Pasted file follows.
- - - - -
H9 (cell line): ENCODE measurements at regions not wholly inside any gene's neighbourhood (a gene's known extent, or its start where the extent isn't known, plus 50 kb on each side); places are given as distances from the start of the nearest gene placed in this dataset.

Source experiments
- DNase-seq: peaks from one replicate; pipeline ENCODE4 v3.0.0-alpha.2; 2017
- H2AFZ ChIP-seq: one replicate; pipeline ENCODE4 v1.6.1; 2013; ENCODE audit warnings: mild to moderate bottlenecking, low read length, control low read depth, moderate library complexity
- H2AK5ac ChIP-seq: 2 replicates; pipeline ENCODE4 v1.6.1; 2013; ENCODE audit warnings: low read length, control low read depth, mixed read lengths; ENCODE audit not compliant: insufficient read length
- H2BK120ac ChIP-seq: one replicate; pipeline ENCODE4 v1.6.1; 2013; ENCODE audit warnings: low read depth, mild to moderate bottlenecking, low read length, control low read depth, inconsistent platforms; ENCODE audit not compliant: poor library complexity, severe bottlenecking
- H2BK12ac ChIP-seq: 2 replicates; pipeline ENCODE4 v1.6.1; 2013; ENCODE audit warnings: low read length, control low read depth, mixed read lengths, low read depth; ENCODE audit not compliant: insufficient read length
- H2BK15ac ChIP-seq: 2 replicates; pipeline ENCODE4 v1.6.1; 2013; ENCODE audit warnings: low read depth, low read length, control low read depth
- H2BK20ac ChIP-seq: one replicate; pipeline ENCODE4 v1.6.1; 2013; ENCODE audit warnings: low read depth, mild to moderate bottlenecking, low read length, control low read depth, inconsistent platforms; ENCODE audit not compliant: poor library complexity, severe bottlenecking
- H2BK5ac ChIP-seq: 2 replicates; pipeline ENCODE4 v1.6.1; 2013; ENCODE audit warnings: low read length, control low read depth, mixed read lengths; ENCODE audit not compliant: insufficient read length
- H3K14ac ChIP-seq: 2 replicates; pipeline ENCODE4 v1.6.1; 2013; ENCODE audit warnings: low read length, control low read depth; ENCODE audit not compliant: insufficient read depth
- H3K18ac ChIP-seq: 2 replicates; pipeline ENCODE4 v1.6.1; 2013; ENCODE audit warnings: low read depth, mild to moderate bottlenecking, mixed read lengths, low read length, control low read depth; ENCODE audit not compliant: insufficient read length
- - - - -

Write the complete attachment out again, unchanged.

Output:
H9 (cell line): ENCODE measurements at regions not wholly inside any gene's neighbourhood (a gene's known extent, or its start where the extent isn't known, plus 50 kb on each side); places are given as distances from the start of the nearest gene placed in this dataset.

Source experiments
- DNase-seq: peaks from one replicate; pipeline ENCODE4 v3.0.0-alpha.2; 2017
- H2AFZ ChIP-seq: one replicate; pipeline ENCODE4 v1.6.1; 2013; ENCODE audit warnings: mild to moderate bottlenecking, low read length, control low read depth, moderate library complexity
- H2AK5ac ChIP-seq: 2 replicates; pipeline ENCODE4 v1.6.1; 2013; ENCODE audit warnings: low read length, control low read depth, mixed read lengths; ENCODE audit not compliant: insufficient read length
- H2BK120ac ChIP-seq: one replicate; pipeline ENCODE4 v1.6.1; 2013; ENCODE audit warnings: low read depth, mild to moderate bottlenecking, low read length, control low read depth, inconsistent platforms; ENCODE audit not compliant: poor library complexity, severe bottlenecking
- H2BK12ac ChIP-seq: 2 replicates; pipeline ENCODE4 v1.6.1; 2013; ENCODE audit warnings: low read length, control low read depth, mixed read lengths, low read depth; ENCODE audit not compliant: insufficient read length
- H2BK15ac ChIP-seq: 2 replicates; pipeline ENCODE4 v1.6.1; 2013; ENCODE audit warnings: low read depth, low read length, control low read depth
- H2BK20ac ChIP-seq: one replicate; pipeline ENCODE4 v1.6.1; 2013; ENCODE audit warnings: low read depth, mild to moderate bottlenecking, low read length, control low read depth, inconsistent platforms; ENCODE audit not compliant: poor library complexity, severe bottlenecking
- H2BK5ac ChIP-seq: 2 replicates; pipeline ENCODE4 v1.6.1; 2013; ENCODE audit warnings: low read length, control low read depth, mixed read lengths; ENCODE audit not compliant: insufficient read length
- H3K14ac ChIP-seq: 2 replicates; pipeline ENCODE4 v1.6.1; 2013; ENCODE audit warnings: low read length, control low read depth; ENCODE audit not compliant: insufficient read depth
- H3K18ac ChIP-seq: 2 replicates; pipeline ENCODE4 v1.6.1; 2013; ENCODE audit warnings: low read depth, mild to moderate bottlenecking, mixed read lengths, low read length, control low read depth; ENCODE audit not compliant: insufficient read length